Carolus Linnaeus introduced the binomial nomenclature system for naming organisms scientifically.
Binomial nomenclature is the biological system of naming organisms. The name is composed of two terms, where the first term indicates the genus and the second term indicates the species of the organism.
All living species, including plants, animals, birds, and some microbes, have their own scientific names. E.g.,
- The scientific name of the tiger is presented as Panthera tigris. ‘Panthera’ represents the genus, and ‘Tigris’ represents a particular species or specific epithet.
Rules of binomial nomenclature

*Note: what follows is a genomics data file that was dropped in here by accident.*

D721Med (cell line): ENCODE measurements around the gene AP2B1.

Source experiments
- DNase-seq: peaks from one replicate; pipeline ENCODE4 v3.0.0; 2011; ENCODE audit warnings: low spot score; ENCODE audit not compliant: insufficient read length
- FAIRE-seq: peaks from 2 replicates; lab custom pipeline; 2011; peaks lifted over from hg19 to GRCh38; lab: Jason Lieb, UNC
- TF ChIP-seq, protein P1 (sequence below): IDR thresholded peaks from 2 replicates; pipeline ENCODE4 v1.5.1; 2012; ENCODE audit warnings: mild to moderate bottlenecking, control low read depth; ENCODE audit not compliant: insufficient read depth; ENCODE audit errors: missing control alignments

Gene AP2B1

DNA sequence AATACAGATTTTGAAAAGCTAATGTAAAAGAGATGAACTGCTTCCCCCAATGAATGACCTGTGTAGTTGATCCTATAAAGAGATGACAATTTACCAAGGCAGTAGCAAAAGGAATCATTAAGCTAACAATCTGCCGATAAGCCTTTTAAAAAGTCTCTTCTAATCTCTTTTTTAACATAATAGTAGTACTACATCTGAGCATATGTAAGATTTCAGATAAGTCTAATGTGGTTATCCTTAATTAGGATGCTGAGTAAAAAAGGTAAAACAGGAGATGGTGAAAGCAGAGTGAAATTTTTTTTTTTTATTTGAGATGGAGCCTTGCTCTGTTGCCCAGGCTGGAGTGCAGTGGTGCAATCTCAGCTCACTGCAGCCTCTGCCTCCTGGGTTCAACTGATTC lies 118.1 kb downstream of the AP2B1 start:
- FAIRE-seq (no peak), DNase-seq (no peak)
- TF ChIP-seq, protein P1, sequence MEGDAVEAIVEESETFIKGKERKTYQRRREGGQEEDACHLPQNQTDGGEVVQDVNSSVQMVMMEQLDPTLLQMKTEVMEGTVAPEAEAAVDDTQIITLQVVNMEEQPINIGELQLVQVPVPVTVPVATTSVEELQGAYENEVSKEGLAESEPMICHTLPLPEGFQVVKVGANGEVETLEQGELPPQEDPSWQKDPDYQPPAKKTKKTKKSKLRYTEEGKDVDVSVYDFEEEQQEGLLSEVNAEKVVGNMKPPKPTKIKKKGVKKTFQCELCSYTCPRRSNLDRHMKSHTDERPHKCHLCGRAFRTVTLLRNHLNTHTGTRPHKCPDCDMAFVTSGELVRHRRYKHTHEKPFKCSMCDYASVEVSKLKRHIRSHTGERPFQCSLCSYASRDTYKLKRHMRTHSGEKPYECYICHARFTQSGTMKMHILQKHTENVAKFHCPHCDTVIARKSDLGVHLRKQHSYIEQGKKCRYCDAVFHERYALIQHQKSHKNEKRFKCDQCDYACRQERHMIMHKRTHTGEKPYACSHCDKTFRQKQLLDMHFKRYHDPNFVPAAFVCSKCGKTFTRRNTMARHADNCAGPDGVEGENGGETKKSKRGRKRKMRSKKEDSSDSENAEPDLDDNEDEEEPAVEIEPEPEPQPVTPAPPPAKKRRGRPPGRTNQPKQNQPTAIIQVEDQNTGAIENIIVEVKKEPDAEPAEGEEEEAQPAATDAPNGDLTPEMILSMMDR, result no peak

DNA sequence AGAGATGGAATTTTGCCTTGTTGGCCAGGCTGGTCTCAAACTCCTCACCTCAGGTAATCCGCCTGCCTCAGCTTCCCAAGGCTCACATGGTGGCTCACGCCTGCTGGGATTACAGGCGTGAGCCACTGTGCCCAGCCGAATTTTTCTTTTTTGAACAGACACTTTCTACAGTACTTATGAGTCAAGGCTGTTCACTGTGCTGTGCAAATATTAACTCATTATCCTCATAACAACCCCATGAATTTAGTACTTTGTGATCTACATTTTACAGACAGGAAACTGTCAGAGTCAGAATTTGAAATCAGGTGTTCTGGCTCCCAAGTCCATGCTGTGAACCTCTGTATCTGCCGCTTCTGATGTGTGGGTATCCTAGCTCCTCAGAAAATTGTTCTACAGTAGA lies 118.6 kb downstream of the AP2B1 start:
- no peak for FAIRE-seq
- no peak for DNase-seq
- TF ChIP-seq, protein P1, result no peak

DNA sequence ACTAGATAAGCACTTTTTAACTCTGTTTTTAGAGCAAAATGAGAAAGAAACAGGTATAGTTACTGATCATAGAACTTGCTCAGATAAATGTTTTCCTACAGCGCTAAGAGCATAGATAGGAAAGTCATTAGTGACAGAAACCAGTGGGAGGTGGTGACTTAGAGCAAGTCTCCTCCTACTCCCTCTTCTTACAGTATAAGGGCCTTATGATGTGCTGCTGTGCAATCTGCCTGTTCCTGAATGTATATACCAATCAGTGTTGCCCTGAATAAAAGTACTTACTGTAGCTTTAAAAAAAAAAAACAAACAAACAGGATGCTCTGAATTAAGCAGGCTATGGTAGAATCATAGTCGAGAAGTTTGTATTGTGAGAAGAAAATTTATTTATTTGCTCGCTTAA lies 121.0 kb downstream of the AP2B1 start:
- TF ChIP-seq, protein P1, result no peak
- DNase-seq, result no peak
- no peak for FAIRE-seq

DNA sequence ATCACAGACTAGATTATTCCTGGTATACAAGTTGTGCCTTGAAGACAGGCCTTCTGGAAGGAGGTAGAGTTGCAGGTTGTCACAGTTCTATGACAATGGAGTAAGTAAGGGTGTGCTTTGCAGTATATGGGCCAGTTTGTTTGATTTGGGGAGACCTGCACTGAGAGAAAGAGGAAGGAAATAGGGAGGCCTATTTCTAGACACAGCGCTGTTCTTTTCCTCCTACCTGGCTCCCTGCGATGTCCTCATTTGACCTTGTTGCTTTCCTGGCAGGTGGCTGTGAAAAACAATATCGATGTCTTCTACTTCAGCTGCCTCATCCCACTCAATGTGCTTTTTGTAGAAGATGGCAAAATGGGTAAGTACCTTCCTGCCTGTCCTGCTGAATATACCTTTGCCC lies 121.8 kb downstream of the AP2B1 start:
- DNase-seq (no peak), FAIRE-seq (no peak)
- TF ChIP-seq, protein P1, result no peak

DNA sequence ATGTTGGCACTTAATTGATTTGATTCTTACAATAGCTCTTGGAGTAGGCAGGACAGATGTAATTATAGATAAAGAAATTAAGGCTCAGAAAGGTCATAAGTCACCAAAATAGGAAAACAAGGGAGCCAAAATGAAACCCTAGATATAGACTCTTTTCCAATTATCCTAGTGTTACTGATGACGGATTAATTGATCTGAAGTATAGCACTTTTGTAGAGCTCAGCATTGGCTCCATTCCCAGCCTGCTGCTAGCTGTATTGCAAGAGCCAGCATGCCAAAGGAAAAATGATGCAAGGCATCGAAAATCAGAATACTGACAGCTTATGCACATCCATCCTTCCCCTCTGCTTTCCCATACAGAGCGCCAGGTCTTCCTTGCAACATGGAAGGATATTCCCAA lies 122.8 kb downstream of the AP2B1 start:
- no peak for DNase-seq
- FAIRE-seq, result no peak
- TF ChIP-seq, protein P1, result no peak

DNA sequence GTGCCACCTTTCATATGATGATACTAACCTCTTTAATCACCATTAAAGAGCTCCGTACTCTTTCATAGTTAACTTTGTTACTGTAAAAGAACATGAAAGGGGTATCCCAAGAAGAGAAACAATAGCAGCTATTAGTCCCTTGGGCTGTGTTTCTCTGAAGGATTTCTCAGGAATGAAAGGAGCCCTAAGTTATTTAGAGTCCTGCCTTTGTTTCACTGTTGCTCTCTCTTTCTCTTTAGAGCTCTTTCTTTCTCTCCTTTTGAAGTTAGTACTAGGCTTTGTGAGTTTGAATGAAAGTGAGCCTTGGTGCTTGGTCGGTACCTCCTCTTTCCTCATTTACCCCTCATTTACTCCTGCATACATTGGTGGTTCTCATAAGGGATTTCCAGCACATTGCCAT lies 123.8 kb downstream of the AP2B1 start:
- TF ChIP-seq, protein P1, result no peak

- All the scientific names of organisms are usually Latin. Hence, they are written in italics.
- There exist two parts of a name. The first word identifies the genus, and the second word identifies the species.
- When the names are handwritten, they are underlined or italicized if typed. This is done to specify its Latin origin.
- The name of the genus starts with a capital letter, and the name of the species starts with a small letter.